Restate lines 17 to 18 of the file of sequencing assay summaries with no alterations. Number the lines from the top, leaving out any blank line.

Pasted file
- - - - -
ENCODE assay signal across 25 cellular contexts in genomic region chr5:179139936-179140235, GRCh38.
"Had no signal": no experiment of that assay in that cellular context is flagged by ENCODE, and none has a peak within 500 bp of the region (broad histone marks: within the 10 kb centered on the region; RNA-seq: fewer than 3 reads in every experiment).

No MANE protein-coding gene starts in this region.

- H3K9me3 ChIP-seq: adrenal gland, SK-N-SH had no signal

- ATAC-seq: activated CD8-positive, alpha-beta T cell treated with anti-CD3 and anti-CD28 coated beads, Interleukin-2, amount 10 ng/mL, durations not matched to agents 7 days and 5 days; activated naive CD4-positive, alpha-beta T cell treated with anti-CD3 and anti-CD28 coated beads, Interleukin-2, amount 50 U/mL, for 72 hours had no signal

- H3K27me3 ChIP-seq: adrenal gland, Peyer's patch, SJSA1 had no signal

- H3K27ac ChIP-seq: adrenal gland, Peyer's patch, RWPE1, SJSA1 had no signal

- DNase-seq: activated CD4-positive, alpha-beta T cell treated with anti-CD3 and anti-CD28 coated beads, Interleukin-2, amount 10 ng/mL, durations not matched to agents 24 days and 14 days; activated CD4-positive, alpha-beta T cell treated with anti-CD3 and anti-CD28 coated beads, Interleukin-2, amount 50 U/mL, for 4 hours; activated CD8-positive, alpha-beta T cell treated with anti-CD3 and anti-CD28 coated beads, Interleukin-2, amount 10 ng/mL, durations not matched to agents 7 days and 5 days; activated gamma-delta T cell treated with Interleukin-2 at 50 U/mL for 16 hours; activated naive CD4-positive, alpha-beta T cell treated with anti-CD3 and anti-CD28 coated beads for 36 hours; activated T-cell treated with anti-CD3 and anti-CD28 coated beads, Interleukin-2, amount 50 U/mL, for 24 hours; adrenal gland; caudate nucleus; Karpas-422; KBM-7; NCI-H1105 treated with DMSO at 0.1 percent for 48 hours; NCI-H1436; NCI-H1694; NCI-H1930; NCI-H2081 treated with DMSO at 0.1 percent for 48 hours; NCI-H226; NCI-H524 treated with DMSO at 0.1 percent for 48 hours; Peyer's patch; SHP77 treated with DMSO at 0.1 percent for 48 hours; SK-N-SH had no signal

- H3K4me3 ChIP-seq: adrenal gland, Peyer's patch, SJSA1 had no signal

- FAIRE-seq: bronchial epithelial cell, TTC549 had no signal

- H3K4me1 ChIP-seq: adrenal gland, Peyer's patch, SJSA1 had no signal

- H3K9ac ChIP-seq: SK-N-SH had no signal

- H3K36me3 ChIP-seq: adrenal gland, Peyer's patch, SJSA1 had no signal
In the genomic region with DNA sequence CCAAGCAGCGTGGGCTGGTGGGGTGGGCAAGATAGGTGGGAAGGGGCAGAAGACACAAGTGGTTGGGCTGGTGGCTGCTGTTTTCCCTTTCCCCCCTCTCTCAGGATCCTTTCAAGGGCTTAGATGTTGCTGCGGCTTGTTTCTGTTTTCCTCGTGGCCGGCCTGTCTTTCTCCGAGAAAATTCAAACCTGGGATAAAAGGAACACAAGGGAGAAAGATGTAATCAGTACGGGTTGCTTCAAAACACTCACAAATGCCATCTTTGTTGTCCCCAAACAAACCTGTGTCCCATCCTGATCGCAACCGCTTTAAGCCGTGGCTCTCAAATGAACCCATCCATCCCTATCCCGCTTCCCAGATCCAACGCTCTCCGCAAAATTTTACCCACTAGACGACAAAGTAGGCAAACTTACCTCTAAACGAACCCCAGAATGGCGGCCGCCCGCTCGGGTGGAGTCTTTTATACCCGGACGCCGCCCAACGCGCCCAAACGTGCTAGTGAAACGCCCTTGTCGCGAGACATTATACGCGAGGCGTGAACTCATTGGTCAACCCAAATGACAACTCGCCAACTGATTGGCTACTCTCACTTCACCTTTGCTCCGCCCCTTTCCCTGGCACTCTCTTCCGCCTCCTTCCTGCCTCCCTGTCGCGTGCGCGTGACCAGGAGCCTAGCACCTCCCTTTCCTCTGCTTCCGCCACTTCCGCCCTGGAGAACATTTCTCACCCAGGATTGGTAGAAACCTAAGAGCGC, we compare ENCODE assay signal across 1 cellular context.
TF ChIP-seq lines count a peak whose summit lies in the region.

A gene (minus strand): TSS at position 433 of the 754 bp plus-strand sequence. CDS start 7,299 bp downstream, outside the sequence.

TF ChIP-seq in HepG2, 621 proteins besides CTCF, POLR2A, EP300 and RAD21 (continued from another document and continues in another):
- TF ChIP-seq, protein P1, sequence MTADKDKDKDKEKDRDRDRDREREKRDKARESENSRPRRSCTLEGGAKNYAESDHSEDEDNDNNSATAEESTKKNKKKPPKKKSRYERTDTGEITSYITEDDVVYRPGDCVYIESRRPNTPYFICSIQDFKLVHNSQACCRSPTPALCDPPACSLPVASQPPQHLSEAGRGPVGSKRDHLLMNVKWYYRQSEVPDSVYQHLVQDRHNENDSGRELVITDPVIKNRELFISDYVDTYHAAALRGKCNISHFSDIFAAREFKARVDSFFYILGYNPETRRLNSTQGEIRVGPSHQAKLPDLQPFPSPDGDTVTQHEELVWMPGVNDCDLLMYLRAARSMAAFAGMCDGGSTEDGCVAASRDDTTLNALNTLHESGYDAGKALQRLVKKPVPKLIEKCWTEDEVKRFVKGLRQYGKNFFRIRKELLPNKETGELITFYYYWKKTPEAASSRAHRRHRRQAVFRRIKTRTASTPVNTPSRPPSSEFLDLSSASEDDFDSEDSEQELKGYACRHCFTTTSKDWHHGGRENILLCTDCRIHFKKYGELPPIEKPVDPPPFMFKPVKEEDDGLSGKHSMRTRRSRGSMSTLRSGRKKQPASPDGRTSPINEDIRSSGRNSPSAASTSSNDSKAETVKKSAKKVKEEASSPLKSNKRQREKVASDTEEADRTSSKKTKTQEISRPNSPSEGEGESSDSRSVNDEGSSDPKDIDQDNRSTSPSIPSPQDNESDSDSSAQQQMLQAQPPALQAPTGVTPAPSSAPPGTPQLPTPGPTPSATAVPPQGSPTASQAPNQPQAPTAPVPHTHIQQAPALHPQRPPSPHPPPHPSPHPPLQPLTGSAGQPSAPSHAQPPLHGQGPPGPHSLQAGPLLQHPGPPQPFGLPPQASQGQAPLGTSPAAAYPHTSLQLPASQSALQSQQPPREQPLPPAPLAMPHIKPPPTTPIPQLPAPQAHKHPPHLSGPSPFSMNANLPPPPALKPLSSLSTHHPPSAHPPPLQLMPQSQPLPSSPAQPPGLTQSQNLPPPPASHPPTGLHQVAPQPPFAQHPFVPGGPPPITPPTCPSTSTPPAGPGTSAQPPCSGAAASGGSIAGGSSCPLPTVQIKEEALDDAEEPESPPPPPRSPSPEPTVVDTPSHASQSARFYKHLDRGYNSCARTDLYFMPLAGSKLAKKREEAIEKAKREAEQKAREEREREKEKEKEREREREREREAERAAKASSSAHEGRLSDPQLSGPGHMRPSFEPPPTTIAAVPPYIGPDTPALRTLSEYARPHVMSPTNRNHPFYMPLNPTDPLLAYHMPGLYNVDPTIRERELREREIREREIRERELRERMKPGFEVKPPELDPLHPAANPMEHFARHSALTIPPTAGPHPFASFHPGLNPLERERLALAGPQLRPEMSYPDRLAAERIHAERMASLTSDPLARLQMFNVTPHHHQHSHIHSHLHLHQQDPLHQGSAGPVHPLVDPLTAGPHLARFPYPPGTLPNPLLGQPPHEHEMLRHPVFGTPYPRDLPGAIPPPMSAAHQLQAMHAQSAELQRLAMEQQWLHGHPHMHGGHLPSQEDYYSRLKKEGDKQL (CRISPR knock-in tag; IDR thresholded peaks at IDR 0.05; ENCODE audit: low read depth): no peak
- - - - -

TF ChIP-seq in HepG2, 621 proteins besides CTCF, POLR2A, EP300 and RAD21 (continued from another document and continues in another):
- TF ChIP-seq, protein P1, sequence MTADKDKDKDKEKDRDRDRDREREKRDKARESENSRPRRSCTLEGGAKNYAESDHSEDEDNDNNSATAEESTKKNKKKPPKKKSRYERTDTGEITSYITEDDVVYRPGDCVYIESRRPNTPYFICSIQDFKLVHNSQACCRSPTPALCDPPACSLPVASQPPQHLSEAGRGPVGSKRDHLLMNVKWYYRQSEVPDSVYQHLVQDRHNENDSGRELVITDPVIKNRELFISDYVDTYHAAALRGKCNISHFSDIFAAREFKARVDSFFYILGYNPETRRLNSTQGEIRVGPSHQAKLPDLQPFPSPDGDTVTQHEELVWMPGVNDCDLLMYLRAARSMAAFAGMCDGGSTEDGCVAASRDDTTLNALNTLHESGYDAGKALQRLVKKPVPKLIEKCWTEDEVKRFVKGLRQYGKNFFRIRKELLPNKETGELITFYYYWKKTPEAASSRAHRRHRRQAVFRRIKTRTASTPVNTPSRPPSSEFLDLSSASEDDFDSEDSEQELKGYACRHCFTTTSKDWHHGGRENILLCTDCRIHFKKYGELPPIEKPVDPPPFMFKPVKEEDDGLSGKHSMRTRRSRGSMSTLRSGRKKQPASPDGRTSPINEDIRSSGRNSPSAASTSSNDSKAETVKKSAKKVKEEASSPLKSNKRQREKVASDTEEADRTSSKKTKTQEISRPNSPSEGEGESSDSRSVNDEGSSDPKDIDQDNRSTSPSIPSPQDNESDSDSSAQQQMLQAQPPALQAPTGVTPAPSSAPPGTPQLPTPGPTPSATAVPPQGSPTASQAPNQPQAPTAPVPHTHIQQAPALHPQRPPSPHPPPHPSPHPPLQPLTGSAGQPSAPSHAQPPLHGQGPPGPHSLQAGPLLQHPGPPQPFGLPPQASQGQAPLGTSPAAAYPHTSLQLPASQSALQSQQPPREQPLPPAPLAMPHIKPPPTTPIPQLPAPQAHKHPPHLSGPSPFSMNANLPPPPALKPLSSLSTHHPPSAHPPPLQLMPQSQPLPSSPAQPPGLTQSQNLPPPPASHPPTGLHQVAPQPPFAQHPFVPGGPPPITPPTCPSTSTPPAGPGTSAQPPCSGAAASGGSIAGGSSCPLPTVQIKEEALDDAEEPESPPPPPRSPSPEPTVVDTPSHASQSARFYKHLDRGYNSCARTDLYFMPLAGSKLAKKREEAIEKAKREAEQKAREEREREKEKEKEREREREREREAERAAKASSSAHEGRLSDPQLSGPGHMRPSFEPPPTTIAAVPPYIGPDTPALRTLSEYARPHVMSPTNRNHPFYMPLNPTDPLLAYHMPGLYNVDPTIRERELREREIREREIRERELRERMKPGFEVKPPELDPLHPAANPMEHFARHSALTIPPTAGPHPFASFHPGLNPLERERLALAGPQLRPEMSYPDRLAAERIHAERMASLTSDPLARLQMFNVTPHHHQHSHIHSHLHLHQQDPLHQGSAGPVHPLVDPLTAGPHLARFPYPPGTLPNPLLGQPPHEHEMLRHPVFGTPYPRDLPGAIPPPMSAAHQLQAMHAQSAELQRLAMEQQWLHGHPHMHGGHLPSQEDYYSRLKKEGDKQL (CRISPR knock-in tag; IDR thresholded peaks at IDR 0.05; ENCODE audit: low read depth): no peak